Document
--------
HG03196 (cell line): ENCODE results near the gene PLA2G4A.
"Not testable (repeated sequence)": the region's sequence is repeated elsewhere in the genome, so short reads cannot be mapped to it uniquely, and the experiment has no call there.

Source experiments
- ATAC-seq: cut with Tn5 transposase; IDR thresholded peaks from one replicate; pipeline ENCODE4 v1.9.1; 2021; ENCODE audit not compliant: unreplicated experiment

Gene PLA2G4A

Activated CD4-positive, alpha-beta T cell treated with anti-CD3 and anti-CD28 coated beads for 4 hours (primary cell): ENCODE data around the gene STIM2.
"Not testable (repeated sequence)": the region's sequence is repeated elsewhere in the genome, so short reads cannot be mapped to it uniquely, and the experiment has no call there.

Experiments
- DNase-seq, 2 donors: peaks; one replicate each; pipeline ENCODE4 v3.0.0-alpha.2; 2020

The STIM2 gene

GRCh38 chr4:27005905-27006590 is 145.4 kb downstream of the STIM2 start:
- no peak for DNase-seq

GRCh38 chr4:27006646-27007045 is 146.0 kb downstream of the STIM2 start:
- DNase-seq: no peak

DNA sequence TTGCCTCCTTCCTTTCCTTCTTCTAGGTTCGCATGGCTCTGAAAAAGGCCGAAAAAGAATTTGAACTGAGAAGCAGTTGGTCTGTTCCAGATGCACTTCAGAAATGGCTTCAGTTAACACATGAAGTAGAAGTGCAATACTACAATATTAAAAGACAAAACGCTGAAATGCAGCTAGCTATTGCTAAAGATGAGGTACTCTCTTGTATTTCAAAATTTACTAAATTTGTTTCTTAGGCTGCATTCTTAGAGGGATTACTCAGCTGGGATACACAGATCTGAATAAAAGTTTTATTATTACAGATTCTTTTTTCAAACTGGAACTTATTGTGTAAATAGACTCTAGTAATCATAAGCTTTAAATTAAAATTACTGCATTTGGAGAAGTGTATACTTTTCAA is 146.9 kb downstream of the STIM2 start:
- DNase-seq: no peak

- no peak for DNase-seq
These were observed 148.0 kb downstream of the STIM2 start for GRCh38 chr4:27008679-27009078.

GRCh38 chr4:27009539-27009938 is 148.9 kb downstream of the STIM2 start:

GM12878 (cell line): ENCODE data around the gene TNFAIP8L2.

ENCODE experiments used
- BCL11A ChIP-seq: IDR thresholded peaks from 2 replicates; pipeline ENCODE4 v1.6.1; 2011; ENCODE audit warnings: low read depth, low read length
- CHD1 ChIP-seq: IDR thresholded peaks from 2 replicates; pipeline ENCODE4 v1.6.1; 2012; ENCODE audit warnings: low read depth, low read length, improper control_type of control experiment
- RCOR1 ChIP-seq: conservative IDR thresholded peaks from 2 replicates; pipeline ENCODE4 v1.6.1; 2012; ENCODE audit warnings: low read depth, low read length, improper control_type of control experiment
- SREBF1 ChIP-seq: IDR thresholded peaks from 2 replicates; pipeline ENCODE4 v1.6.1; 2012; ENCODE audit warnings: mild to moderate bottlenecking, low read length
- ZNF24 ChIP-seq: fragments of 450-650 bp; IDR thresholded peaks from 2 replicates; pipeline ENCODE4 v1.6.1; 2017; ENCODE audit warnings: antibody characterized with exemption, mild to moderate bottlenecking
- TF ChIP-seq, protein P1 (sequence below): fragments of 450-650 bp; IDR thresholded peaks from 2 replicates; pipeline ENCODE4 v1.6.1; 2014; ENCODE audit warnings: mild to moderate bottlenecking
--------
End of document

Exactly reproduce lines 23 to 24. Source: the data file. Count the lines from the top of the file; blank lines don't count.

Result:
- CHD1 ChIP-seq: IDR thresholded peaks from 2 replicates; pipeline ENCODE4 v1.6.1; 2012; ENCODE audit warnings: low read depth, low read length, improper control_type of control experiment
- RCOR1 ChIP-seq: conservative IDR thresholded peaks from 2 replicates; pipeline ENCODE4 v1.6.1; 2012; ENCODE audit warnings: low read depth, low read length, improper control_type of control experiment